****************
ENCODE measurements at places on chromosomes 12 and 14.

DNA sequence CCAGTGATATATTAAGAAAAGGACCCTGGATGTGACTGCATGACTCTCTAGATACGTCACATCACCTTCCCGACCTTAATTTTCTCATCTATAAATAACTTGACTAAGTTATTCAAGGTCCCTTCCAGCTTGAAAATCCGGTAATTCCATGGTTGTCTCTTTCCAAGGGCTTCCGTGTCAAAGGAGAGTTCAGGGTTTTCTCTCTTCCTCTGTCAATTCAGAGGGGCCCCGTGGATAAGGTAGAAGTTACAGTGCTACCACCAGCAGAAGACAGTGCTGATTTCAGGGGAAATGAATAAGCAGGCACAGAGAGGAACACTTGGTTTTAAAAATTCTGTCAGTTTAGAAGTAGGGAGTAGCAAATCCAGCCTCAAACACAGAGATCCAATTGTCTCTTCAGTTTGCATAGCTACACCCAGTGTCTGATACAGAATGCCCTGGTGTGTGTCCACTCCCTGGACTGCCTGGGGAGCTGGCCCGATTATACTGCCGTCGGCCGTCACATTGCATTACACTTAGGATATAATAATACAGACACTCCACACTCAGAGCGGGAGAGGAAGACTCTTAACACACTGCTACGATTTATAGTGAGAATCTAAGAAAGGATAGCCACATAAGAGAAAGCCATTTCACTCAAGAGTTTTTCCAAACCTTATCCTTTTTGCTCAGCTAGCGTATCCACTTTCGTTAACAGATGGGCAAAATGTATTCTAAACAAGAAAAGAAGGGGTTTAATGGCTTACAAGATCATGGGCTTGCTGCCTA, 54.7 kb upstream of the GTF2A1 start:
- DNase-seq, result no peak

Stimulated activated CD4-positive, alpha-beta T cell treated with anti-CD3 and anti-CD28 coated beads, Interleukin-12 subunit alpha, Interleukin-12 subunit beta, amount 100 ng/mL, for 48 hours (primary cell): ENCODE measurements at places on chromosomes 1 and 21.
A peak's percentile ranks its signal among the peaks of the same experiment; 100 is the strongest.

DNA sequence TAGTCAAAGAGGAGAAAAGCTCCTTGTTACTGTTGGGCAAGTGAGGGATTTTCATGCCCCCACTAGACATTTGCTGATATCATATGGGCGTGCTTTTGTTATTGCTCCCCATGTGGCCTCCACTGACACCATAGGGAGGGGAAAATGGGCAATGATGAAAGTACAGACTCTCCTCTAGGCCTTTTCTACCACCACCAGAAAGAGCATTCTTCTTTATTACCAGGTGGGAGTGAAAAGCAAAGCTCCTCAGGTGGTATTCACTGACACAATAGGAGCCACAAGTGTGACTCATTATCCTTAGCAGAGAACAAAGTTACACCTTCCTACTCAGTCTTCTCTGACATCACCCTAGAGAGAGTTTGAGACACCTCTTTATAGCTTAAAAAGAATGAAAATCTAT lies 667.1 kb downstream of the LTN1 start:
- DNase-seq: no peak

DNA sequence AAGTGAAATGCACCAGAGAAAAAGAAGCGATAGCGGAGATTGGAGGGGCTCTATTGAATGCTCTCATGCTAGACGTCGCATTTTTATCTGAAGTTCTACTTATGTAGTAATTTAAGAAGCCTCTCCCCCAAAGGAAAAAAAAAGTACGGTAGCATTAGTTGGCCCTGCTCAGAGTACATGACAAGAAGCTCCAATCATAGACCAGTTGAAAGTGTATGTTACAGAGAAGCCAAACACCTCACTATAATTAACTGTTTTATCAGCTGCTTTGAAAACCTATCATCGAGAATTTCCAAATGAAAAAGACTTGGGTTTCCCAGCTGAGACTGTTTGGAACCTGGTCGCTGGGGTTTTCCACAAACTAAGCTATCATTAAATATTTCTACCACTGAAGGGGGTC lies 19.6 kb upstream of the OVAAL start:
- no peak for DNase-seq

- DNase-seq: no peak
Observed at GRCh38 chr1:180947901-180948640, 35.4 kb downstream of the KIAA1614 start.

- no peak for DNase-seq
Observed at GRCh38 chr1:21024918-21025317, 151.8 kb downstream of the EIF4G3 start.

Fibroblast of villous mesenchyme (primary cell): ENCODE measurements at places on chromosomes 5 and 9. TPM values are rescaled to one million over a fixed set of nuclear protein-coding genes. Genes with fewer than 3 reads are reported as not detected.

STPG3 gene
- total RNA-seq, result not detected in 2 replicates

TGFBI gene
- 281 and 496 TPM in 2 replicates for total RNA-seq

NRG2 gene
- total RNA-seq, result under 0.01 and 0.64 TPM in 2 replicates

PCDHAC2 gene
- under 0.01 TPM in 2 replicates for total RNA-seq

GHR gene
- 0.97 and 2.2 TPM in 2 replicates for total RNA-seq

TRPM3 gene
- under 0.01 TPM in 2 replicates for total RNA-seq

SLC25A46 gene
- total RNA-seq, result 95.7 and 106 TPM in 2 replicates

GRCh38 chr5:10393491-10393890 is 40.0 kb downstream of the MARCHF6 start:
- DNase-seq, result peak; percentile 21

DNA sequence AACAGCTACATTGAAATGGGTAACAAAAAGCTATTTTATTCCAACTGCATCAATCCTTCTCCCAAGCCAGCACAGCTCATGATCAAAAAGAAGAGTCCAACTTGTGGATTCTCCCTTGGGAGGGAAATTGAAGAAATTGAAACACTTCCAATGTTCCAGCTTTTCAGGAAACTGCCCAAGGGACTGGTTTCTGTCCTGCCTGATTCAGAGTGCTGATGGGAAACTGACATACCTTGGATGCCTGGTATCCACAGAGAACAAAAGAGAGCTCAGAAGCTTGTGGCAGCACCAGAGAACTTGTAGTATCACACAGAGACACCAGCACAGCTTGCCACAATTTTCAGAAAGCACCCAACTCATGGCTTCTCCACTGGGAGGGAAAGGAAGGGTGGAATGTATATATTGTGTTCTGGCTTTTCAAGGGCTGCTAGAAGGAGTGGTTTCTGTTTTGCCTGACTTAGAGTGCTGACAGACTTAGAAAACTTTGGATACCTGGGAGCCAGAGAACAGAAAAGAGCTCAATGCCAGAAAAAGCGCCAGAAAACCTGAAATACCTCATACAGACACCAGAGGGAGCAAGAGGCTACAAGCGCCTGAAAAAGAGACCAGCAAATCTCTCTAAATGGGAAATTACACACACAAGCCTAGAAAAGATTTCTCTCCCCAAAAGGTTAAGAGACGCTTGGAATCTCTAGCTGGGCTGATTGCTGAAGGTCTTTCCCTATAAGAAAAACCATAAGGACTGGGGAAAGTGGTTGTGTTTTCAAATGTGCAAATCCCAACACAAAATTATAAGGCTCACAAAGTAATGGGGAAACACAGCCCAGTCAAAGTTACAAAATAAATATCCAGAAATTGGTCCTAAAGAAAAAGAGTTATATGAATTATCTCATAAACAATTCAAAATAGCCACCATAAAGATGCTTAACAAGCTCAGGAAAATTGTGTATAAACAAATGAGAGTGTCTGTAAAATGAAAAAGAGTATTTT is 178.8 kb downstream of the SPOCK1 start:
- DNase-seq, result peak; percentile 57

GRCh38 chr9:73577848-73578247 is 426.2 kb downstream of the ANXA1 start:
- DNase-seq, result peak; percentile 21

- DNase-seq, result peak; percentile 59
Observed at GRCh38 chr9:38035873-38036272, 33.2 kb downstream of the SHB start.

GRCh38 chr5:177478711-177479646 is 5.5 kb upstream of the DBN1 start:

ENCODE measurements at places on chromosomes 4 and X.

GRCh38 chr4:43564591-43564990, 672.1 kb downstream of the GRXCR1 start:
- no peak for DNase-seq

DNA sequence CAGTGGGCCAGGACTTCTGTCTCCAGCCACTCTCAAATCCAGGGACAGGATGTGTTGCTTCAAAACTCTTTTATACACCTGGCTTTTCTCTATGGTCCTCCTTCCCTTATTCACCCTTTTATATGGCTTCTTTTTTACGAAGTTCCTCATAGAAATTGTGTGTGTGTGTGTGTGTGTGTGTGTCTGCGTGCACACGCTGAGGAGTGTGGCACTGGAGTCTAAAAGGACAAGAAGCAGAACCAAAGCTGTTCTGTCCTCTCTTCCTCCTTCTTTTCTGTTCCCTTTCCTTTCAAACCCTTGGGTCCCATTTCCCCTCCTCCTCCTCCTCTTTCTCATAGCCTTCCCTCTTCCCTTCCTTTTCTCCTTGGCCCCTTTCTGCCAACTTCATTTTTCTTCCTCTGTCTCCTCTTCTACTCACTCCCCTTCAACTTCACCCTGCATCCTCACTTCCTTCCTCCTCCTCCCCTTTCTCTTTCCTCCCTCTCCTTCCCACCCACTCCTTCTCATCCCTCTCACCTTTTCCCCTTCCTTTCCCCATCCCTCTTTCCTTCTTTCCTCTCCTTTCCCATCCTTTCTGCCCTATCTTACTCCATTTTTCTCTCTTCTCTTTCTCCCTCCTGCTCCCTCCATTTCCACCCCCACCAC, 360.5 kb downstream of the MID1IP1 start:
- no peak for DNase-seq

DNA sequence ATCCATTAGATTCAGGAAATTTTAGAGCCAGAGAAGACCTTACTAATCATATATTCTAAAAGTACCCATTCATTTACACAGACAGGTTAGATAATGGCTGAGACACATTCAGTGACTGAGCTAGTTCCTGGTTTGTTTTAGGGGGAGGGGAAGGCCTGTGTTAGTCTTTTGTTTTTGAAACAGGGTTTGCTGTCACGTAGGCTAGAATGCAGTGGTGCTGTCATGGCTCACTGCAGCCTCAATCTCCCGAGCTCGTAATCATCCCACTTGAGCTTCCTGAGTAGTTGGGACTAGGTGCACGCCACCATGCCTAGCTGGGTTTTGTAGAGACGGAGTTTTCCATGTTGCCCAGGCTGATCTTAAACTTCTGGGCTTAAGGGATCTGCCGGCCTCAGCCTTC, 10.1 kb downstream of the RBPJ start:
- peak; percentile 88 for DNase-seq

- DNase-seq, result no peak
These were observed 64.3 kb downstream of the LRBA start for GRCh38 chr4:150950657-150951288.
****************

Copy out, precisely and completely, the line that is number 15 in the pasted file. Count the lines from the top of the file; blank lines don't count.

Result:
STPG3 gene